Why Are Breaches Getting Worse?

Despite increased budgets, better awareness and improved board buy-in, data breaches are not only becoming more common, but also more explosive. Kacy Zurkus asks why

Those who have been working in information security over the past decade or more have witnessed the evolution of the industry with the creation of positions such as the CSO and CISO to help strengthen enterprise defenses. While much has changed within organizations over the past several years, hackers and the vulnerabilities they are exploiting remain largely the same. 

Although larger enterprises may have increased information security budgets and introduced better security awareness training, that’s not universal, which is problematic in today’s interconnected world. Some of the classic problems of passwords and failures to segment networks continue to create risks for companies that have not advanced their overall security posture. 

For the most part, the vulnerabilities that have been used in many high-profile attacks are ones that have existed for a long time. They’ve been patched and sometimes even patched again. Unfortunately, many organizations are not updating their software or operating systems, which is one reason why breaches are getting worse despite increased awareness of cyber-threats. 

To Patch or Not to Patch
“A large number of vulnerabilities are because of bad patching practices,” says Erika Powell-Burson, CISO, Bentley University. “It takes very little effort to exploit a vulnerability that hasn’t been patched, and it shouldn’t take a lot of effort for companies to patch their systems.”

Some organizations aren’t patching despite the understanding that patching helps to mitigate risks, largely because they are still running legacy systems upon which they are very dependent. Moving to next generation technologies takes time, and organizations have to weigh up the risk and reward. “In some cases, it isn’t possible to move from legacy systems, and those systems are no longer supported by the vendors. Plugins may not be compatible, which often means they can’t bring systems up to speed without replacing them,” Powell-Burson adds. 

For those organizations that have upgraded, though, there remains the issue of constantly defending against the attackers. It’s what Jamil Farshchi, CISO at Equifax, calls the ‘problem of one’.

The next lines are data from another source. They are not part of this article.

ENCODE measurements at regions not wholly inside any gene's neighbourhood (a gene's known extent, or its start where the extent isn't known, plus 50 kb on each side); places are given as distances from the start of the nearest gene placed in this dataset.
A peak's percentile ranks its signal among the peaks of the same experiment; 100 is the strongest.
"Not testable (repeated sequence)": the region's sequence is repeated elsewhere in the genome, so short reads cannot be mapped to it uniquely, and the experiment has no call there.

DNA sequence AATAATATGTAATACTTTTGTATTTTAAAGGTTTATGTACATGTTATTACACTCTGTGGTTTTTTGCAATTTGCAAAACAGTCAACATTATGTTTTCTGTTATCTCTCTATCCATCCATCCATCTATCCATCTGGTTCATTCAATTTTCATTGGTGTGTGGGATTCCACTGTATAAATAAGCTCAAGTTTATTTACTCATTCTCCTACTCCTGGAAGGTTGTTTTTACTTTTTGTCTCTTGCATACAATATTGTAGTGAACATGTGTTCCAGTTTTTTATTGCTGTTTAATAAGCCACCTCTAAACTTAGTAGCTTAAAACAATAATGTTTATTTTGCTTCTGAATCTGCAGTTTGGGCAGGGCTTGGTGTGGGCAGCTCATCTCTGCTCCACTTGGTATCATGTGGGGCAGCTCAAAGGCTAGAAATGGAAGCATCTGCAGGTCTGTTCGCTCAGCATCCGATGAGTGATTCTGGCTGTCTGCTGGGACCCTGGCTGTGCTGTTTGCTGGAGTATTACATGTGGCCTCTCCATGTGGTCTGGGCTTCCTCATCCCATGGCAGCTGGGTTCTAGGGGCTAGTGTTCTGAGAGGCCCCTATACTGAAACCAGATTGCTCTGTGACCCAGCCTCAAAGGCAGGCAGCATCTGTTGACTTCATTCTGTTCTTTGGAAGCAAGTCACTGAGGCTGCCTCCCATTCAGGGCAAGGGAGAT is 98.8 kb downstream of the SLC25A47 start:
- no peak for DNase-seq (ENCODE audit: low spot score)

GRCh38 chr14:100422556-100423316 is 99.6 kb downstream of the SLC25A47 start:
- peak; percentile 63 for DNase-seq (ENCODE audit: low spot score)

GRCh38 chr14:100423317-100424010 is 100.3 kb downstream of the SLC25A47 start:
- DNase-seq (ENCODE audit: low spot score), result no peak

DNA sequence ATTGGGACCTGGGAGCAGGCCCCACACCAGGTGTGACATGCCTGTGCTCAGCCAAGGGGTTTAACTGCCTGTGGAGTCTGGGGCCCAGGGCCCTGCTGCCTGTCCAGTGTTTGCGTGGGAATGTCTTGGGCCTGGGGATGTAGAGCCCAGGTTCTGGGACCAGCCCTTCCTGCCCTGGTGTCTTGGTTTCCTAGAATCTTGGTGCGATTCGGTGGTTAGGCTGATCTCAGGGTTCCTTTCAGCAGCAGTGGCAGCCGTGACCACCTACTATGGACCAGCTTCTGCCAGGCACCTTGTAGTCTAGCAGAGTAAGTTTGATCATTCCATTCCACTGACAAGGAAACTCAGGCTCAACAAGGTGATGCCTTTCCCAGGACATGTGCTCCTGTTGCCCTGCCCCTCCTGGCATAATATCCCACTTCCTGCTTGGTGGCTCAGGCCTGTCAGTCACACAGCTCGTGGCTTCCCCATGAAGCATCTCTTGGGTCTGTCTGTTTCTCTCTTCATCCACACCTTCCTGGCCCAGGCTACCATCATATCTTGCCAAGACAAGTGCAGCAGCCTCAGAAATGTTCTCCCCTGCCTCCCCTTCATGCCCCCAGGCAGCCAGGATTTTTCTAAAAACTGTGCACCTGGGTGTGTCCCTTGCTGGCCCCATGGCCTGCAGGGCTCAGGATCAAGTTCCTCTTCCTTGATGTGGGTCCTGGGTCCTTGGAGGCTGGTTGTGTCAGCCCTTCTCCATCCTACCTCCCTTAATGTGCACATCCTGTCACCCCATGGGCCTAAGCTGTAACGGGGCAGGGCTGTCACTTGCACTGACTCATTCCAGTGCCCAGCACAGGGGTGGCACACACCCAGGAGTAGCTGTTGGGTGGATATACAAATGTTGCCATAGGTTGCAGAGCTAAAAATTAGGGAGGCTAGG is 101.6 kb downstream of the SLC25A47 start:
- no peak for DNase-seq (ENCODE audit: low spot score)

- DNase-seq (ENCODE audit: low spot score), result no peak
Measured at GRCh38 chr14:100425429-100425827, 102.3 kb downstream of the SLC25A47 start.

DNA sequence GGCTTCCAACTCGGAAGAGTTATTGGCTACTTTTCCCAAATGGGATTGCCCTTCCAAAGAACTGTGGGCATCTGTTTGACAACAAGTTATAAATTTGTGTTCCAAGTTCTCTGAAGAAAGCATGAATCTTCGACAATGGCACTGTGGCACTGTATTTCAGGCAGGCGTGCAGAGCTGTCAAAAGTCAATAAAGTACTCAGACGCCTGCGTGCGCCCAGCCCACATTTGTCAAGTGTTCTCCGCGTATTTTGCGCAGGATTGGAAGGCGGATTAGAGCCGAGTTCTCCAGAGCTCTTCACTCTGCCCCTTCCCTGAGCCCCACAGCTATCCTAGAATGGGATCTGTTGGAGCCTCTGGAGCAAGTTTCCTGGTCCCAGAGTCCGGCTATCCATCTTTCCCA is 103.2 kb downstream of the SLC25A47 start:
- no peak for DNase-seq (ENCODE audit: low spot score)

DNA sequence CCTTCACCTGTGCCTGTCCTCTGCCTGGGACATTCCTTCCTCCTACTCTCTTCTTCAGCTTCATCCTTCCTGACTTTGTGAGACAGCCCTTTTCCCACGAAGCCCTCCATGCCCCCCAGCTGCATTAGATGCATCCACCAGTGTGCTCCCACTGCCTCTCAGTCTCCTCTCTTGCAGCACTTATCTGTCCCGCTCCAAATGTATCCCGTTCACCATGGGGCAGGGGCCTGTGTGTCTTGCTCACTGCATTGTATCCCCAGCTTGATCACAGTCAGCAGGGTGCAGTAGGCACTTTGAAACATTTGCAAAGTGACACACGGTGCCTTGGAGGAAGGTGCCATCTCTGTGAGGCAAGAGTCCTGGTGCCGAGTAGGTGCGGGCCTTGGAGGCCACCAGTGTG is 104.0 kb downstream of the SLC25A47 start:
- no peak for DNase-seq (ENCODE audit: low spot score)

“Attackers only need to be right once, whereas organizations defending against them need to be right 100% of the time. As businesses grow, they inevitably introduce new technologies, larger attack surfaces and a greater number of digital assets – all of which present a number of new, enticing vulnerabilities for attackers to try to exploit,” Farshchi says. 

Given that today’s adversaries can access data or other assets with relative ease, monetizing sensitive data has become its own business. Malicious actors are typically well-funded and have myriad motivations which all translates to not only ample reason, but also resources and incentive, to try to break-in.

"There’s a balance to strike there that leans more towards resiliency than towards prevention and detection"

Where Are the Funds Going?
While organizations may be spending more on their security budgets, the last couple of years have seen the threat landscape evolve in ways that companies weren’t prepared to defend against, such as with the advent of ransomware and cryptomining. “A lot of CISOs, rightly so, concentrate on protection,” explains Bill Brown, CISO, Houghton Mifflin. “There’s a balance to strike there that leans more towards resiliency than towards prevention and detection.” 

Criminals are not only stealing corporate assets but they’ve also leveraged the theft of machine time to mine cryptocurrency. “There has been a lot of nuisance attacks and password spraying where criminals might not be targeting an organization, but they find a soft underbelly and see where they can turn a profit. Still, the largest factor is that the landscape that needs to be protected is getting exponentially wider,” Brown adds.

One side effect of digitization is that the perimeter is disappearing, creating more risk through third and fourth parties. According to a survey from CrowdStrike, 66% of global organizations have experienced a software supply chain attack. 

“Everybody is moving to the cloud, so they might not know their third party and downline vendors, which is why they need a vendor risk management program,” argues Powell-Burson. “Cloud may be – or in some cases is – safer, but just like anything, they need to check and assess what data is moving through. They have to do their due diligence by doing a risk assessment.”

Often risk can be both industry- and company-specific, which can make it difficult for organizations to understand their own risk if they aren’t doing a risk assessment. “Healthcare is a huge target;” something Powell-Burson learnt in her previous experience as the first CSO in a department of one at a hospital. “They are non-profit, and while some are bigger than others, many of their budgets are constrained.”

Outside of the financial sector – where enterprises are shoring up their security with layered defenses in place – other sectors don’t have a security methodology; whether it’s securing the application lifecycle or policies from prevention to response.